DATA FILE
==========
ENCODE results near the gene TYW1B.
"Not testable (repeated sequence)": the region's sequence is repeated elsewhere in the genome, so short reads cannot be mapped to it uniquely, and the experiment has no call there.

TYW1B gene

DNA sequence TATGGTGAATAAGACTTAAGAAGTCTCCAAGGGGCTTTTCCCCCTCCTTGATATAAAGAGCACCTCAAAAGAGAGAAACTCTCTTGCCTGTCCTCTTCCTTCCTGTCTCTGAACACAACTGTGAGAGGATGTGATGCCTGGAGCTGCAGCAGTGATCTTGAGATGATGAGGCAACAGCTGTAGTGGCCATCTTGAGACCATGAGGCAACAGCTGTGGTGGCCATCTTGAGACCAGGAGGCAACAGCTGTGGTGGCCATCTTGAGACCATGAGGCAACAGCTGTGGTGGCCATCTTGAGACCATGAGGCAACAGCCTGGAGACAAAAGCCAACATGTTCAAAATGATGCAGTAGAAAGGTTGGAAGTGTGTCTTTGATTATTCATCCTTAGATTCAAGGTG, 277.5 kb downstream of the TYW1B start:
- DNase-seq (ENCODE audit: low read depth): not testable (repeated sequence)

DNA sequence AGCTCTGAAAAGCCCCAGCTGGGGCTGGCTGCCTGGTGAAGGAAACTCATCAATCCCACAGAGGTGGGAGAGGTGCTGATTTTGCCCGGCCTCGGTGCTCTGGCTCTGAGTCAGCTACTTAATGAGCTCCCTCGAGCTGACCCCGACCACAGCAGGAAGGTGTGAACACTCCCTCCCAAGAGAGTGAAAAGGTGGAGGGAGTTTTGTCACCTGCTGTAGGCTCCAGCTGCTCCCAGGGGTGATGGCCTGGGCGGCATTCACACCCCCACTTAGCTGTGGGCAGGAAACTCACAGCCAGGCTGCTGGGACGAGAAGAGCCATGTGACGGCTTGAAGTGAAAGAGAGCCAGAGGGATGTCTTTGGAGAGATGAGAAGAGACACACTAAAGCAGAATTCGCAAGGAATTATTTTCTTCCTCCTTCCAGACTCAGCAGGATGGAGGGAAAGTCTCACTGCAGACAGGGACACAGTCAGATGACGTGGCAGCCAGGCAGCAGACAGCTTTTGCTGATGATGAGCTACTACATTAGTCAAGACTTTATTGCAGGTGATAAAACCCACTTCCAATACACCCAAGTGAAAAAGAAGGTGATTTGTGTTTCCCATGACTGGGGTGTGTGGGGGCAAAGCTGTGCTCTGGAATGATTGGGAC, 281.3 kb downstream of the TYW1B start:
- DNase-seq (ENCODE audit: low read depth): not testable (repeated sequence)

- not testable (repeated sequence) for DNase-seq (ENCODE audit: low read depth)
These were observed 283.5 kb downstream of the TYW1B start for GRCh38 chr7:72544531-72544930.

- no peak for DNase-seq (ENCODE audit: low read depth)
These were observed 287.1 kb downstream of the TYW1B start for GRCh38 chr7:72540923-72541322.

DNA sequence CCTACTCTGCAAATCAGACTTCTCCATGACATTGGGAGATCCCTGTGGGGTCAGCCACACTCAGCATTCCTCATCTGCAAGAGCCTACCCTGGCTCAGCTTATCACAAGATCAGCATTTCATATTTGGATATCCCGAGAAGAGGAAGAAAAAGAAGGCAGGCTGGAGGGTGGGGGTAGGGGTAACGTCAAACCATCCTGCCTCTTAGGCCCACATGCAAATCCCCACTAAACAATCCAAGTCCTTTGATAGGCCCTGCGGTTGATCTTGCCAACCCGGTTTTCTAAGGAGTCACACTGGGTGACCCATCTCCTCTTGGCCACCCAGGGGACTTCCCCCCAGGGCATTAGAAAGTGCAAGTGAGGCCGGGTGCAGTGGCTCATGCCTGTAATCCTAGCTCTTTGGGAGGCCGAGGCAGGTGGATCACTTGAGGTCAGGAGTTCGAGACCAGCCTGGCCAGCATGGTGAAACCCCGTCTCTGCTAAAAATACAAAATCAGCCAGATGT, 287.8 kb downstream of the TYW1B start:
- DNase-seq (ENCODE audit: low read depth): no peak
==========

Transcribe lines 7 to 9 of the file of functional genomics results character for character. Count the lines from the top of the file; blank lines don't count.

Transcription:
- DNase-seq (ENCODE audit: low read depth): not testable (repeated sequence)

- not testable (repeated sequence) for DNase-seq (ENCODE audit: low read depth)
These were observed 283.5 kb downstream of the TYW1B start for GRCh38 chr7:72544531-72544930.